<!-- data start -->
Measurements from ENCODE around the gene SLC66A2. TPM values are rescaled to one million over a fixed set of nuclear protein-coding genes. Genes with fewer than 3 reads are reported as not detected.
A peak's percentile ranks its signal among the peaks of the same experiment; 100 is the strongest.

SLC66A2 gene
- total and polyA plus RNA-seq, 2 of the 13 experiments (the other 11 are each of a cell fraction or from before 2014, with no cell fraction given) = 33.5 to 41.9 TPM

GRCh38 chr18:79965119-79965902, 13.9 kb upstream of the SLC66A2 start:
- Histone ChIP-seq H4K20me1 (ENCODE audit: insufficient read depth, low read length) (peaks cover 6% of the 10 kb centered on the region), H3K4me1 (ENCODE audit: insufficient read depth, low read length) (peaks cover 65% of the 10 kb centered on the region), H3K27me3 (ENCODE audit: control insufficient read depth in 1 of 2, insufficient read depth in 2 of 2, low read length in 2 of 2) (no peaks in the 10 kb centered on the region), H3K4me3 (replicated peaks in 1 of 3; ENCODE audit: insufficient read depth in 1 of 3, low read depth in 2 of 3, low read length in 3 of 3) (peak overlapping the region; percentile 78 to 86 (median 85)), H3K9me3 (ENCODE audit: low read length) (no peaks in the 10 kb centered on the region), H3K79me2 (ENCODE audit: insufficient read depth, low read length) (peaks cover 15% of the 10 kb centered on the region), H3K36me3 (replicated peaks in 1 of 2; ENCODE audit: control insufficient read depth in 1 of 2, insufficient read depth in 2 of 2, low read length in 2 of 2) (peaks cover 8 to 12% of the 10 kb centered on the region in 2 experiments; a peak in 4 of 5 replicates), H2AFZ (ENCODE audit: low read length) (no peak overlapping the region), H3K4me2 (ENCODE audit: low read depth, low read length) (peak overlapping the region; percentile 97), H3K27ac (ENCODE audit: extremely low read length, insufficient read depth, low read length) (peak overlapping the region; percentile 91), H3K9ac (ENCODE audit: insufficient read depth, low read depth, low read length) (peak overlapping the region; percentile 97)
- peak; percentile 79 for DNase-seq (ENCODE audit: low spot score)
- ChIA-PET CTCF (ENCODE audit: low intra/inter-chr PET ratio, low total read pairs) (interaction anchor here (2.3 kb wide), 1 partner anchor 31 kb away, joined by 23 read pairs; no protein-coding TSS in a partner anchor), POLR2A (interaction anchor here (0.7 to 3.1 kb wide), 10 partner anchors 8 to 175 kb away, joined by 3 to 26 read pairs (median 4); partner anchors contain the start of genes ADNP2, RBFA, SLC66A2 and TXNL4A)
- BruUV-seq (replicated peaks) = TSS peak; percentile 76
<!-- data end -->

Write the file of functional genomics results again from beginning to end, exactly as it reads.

Measurements from ENCODE around the gene SLC66A2. TPM values are rescaled to one million over a fixed set of nuclear protein-coding genes. Genes with fewer than 3 reads are reported as not detected.
A peak's percentile ranks its signal among the peaks of the same experiment; 100 is the strongest.

SLC66A2 gene
- total and polyA plus RNA-seq, 2 of the 13 experiments (the other 11 are each of a cell fraction or from before 2014, with no cell fraction given) = 33.5 to 41.9 TPM

GRCh38 chr18:79965119-79965902, 13.9 kb upstream of the SLC66A2 start:
- Histone ChIP-seq H4K20me1 (ENCODE audit: insufficient read depth, low read length) (peaks cover 6% of the 10 kb centered on the region), H3K4me1 (ENCODE audit: insufficient read depth, low read length) (peaks cover 65% of the 10 kb centered on the region), H3K27me3 (ENCODE audit: control insufficient read depth in 1 of 2, insufficient read depth in 2 of 2, low read length in 2 of 2) (no peaks in the 10 kb centered on the region), H3K4me3 (replicated peaks in 1 of 3; ENCODE audit: insufficient read depth in 1 of 3, low read depth in 2 of 3, low read length in 3 of 3) (peak overlapping the region; percentile 78 to 86 (median 85)), H3K9me3 (ENCODE audit: low read length) (no peaks in the 10 kb centered on the region), H3K79me2 (ENCODE audit: insufficient read depth, low read length) (peaks cover 15% of the 10 kb centered on the region), H3K36me3 (replicated peaks in 1 of 2; ENCODE audit: control insufficient read depth in 1 of 2, insufficient read depth in 2 of 2, low read length in 2 of 2) (peaks cover 8 to 12% of the 10 kb centered on the region in 2 experiments; a peak in 4 of 5 replicates), H2AFZ (ENCODE audit: low read length) (no peak overlapping the region), H3K4me2 (ENCODE audit: low read depth, low read length) (peak overlapping the region; percentile 97), H3K27ac (ENCODE audit: extremely low read length, insufficient read depth, low read length) (peak overlapping the region; percentile 91), H3K9ac (ENCODE audit: insufficient read depth, low read depth, low read length) (peak overlapping the region; percentile 97)
- peak; percentile 79 for DNase-seq (ENCODE audit: low spot score)
- ChIA-PET CTCF (ENCODE audit: low intra/inter-chr PET ratio, low total read pairs) (interaction anchor here (2.3 kb wide), 1 partner anchor 31 kb away, joined by 23 read pairs; no protein-coding TSS in a partner anchor), POLR2A (interaction anchor here (0.7 to 3.1 kb wide), 10 partner anchors 8 to 175 kb away, joined by 3 to 26 read pairs (median 4); partner anchors contain the start of genes ADNP2, RBFA, SLC66A2 and TXNL4A)
- BruUV-seq (replicated peaks) = TSS peak; percentile 76